Proposed increases in state efficiency and renewable energy standards
would reduce emissions and lower electric rates
[Washington, D.C. – December 16, 2015]: Implementing the U.S. Environmental Protection Agency’s Clean Power Plan would have minimal impact on electricity costs in Illinois, and could even provide savings for ratepayers under some scenarios, compared with projected energy costs in 2030. Those are the findings of multiple scenarios run through a new analytic tool developed for the Advanced Energy Economy Institute and applied to Illinois. The open-access tool is available for free to help state officials and other stakeholders consider compliance options and their economic impacts.
“Modeling Low Cost Approaches to Clean Power Plan Compliance for Illinois,” published today by the AEE Institute, presents the results of three specific scenarios that are representative of multiple runs of the new State Tool for Electricity Emissions Reduction (STEER). The demonstrated scenarios consider policy and market decisions that could lead to different compliance paths, but find that in all cases Illinois could reach EPA’s prescribed emission targets without significant cost impact.
The analysis is available for download here, as is the STEER-Illinois model, which allows users to use publicly available data on Illinois energy demand and resources to assess the cost impact of compliance options, just as electric utilities are able to do.
“STEER is an easy-to-use tool that allows state officials and other interested parties to identify the lowest cost path to Clean Power Plan compliance under a variety of assumptions,” said Matt Stanberry, Vice President of Market Development for Advanced Energy Economy (AEE), a national business association, and head of analytics for the affiliated AEE Institute.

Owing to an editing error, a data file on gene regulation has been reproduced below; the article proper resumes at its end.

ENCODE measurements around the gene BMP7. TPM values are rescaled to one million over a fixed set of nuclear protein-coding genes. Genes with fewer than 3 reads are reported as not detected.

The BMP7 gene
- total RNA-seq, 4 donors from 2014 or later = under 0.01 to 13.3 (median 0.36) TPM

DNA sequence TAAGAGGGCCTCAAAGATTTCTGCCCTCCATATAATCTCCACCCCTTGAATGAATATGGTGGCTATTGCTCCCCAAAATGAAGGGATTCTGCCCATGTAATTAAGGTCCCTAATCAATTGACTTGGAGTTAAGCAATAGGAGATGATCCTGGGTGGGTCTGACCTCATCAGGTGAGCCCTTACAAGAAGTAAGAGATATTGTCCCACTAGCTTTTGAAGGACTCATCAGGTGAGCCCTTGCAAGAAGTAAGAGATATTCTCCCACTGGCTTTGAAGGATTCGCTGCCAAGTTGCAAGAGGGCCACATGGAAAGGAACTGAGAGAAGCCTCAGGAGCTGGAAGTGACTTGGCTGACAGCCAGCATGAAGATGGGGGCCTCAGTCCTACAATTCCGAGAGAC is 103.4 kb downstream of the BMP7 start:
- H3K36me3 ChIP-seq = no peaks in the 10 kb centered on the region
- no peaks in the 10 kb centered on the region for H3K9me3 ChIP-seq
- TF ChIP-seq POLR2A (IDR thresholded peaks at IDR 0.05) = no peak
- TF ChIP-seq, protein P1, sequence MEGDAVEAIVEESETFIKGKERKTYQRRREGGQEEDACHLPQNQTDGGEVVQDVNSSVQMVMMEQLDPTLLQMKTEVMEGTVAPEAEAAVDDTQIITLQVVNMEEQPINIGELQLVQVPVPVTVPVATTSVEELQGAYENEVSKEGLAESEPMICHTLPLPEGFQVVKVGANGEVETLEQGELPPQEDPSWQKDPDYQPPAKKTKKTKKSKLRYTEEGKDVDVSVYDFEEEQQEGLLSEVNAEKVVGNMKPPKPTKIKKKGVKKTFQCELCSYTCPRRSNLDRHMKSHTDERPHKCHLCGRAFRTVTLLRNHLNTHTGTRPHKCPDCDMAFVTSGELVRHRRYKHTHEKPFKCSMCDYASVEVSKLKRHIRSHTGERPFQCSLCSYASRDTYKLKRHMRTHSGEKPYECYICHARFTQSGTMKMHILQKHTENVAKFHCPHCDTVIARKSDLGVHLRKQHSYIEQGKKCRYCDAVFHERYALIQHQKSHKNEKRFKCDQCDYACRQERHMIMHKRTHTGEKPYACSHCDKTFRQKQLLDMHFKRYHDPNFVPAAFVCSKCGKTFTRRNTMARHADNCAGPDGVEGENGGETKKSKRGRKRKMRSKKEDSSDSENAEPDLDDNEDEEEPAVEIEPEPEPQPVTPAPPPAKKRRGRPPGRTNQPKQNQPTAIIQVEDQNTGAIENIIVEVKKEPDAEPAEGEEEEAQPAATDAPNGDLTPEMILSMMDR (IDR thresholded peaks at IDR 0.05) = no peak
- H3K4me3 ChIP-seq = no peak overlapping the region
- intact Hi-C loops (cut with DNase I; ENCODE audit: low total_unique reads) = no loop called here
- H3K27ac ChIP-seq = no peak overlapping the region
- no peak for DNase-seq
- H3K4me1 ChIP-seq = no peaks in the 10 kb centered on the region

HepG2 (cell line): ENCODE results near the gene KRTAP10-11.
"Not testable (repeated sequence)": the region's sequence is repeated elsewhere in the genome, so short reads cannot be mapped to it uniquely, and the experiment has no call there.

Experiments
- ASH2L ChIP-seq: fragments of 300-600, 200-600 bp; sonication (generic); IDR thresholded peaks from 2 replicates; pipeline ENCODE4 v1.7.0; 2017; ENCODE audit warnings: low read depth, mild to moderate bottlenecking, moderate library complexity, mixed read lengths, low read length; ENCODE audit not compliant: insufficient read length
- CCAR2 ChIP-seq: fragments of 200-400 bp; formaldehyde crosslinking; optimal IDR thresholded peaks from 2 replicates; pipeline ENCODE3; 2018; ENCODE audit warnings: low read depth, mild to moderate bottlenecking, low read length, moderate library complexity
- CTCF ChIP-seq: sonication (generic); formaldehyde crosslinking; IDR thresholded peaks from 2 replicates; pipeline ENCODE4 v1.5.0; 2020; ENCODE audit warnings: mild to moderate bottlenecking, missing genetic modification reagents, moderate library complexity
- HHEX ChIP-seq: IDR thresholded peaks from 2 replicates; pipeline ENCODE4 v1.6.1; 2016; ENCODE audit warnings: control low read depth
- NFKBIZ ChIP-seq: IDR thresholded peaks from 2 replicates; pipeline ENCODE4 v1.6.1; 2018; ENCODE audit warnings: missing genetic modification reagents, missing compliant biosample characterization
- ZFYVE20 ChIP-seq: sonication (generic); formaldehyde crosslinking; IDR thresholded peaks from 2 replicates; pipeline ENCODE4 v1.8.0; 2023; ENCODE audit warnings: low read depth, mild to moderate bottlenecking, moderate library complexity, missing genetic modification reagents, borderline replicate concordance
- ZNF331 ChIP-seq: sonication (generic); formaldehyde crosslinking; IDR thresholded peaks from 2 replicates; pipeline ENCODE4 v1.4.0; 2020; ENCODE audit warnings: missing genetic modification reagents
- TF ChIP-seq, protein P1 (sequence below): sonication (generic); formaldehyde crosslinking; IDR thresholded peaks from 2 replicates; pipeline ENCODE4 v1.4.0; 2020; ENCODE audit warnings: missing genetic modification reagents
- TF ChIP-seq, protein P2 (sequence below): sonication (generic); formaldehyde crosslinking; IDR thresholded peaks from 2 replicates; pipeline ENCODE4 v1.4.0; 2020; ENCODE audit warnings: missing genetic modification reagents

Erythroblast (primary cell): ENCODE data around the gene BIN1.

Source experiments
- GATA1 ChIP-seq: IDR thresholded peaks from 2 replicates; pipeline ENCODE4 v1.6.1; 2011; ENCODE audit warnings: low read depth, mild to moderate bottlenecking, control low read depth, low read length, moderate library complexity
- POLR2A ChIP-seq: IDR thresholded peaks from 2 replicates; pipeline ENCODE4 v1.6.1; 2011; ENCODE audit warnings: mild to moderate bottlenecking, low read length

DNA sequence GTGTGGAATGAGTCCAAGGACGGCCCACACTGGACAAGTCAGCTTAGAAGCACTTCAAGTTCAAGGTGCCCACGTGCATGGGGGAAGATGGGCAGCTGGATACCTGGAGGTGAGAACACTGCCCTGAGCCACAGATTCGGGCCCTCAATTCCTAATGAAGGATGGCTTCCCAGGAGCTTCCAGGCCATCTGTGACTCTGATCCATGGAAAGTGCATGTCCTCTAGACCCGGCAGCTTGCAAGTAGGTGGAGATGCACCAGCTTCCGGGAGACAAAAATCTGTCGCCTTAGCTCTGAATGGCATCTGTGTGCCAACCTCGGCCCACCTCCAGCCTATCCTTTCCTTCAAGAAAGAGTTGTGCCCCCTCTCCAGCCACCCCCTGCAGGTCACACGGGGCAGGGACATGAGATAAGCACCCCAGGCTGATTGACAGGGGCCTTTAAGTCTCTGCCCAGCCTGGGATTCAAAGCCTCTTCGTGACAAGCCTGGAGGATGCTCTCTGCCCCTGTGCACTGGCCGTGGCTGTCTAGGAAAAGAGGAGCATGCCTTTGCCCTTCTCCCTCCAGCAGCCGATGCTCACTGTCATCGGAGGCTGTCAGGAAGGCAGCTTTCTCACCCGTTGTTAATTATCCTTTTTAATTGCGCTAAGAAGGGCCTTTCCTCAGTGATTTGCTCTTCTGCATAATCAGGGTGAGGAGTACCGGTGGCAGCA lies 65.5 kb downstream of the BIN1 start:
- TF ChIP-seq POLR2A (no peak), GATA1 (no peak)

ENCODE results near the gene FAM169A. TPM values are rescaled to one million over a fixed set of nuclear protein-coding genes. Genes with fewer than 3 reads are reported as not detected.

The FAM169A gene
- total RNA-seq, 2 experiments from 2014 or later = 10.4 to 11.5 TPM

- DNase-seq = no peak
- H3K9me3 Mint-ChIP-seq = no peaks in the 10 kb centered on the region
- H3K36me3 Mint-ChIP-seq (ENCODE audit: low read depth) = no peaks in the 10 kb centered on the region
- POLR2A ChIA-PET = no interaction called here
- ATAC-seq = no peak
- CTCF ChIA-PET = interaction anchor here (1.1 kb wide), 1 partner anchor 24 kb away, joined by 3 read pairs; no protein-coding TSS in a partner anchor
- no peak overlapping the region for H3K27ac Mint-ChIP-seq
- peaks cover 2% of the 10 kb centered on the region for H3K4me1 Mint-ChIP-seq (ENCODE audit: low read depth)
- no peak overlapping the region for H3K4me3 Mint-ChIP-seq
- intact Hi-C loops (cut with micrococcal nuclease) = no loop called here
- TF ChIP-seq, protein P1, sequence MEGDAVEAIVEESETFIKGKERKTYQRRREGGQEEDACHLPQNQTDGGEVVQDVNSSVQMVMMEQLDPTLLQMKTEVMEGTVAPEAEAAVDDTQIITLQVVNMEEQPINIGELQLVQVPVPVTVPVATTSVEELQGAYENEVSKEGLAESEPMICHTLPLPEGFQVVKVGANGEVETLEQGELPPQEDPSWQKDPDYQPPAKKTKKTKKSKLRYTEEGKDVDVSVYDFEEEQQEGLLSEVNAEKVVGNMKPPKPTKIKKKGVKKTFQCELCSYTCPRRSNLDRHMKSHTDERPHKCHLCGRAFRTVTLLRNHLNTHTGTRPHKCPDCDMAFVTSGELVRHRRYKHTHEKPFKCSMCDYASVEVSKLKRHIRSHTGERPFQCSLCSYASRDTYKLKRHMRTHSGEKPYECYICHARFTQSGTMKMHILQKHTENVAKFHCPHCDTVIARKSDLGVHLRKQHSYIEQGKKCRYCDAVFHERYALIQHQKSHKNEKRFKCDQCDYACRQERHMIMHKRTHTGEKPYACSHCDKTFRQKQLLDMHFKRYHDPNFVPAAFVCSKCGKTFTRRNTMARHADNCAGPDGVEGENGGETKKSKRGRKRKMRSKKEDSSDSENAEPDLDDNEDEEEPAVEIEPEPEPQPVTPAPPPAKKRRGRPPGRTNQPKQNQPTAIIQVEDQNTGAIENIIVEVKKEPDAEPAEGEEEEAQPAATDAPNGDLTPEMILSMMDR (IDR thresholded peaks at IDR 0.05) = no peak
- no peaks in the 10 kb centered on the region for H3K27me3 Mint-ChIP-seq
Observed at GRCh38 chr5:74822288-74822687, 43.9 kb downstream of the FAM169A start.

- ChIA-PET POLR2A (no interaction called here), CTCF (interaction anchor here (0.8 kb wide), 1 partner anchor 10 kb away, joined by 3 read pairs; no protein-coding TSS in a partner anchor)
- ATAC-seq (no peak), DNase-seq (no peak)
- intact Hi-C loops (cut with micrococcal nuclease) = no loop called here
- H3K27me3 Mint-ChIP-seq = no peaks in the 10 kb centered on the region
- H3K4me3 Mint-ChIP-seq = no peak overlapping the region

"STEER is an extremely valuable tool for understanding the options available to Illinois for complying with the Clean Power Plan,” said Ian Adams, Director of Public Affairs at Clean Energy Trust, an AEE partner organization in Chicago. “It shows that legislation now before the Illinois legislature to increase state energy efficiency and renewable energy standards would significantly reduce emissions and produce cost savings at the same time.”
For each scenario of assumptions run through the tool, STEER identifies the combination of generation sources, efficiency improvements, and other measures that represents the lowest cost means of meeting the state’s electric power needs in 2030 while complying with Clean Power Plan standards for Illinois. The compliance period established by EPA for the carbon emission regulation begins in 2022, with final standards for carbon emissions from the electric power sector in each state in 2030.
In all three of the scenarios detailed in the paper, Illinois is able to reach compliance with the Clean Power Plan in 2030 with minimal increases or small savings in electricity prices compared with a business-as-usual projection of electricity costs for that year. The three scenarios hold constant assumptions about natural gas prices (setting them at $4/MMBtu, below the midpoint between today’s roughly $2/MMBtu and Energy Information Administration’s 2030 projection of $6.73/MMBtu) and do not introduce the option of trading emission allowances or credits, although STEER can be used to consider such variations.